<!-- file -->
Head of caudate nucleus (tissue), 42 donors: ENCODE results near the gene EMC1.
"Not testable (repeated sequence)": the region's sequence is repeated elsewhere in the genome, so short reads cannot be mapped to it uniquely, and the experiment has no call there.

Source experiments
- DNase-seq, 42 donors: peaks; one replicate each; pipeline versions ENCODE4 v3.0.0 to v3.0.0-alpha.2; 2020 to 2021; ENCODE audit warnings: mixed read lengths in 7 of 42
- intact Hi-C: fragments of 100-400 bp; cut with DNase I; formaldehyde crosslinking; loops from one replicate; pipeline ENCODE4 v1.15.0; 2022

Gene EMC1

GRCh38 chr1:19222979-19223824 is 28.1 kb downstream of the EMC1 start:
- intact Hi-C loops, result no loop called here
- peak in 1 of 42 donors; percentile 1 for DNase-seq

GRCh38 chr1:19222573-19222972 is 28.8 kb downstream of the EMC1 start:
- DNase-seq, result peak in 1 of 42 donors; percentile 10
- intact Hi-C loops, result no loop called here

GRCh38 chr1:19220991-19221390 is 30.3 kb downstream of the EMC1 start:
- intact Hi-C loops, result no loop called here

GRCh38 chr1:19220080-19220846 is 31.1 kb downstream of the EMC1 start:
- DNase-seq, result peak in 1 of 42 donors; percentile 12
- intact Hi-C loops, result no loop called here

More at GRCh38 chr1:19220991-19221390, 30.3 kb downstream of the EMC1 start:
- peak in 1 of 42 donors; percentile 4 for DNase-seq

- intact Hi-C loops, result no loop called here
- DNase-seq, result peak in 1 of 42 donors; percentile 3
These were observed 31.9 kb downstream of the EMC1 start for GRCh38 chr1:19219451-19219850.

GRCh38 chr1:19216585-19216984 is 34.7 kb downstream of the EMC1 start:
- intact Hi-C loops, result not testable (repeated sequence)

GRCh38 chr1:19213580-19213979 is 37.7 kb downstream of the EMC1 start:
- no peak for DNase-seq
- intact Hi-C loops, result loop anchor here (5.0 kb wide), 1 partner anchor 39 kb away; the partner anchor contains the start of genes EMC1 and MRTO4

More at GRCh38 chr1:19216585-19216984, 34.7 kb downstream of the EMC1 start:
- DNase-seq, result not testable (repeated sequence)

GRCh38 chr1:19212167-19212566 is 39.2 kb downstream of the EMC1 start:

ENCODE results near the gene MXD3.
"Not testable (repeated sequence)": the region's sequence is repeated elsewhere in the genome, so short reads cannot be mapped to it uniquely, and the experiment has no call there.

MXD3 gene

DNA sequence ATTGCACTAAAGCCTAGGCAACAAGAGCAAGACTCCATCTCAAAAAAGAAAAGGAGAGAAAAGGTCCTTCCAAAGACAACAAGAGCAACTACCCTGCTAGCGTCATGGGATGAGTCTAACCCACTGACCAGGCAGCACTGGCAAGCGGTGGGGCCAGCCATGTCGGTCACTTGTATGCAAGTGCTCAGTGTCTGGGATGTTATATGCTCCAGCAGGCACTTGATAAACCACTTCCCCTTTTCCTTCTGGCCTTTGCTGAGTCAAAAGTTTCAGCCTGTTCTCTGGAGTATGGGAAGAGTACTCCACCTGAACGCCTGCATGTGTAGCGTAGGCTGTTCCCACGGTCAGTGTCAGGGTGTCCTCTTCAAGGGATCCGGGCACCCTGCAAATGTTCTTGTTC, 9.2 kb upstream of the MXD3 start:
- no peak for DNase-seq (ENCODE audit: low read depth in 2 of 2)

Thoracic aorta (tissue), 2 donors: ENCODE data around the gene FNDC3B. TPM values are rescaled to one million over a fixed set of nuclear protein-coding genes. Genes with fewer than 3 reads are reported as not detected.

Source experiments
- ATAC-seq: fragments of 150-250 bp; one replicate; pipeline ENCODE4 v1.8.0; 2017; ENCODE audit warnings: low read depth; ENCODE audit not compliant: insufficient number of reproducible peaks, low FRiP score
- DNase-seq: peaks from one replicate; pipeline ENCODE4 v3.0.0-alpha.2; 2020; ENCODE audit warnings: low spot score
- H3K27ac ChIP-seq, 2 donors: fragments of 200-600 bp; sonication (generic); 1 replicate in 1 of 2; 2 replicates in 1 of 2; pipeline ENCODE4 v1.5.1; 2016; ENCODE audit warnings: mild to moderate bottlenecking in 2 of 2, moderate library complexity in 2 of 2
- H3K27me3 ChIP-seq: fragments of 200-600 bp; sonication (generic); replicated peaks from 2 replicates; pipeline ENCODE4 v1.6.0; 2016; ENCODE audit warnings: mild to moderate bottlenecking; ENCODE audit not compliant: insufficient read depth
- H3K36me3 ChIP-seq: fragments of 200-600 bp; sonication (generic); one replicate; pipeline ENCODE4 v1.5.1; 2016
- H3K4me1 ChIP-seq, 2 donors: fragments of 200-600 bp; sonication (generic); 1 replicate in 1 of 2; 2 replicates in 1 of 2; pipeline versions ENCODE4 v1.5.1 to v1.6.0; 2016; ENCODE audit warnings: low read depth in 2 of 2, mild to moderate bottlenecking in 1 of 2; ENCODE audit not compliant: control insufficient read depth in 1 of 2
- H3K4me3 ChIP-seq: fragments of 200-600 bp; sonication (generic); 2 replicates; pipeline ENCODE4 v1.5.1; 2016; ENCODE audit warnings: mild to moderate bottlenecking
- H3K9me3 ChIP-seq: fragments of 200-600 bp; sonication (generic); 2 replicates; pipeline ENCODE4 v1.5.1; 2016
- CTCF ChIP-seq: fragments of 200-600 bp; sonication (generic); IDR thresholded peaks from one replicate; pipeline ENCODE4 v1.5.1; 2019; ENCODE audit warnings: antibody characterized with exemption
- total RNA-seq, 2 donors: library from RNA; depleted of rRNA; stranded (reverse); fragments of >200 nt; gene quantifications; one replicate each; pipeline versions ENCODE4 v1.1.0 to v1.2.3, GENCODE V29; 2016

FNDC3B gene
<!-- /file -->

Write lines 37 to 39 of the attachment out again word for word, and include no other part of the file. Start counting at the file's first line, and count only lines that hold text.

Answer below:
Source experiments
- ATAC-seq: fragments of 150-250 bp; one replicate; pipeline ENCODE4 v1.8.0; 2017; ENCODE audit warnings: low read depth; ENCODE audit not compliant: insufficient number of reproducible peaks, low FRiP score
- DNase-seq: peaks from one replicate; pipeline ENCODE4 v3.0.0-alpha.2; 2020; ENCODE audit warnings: low spot score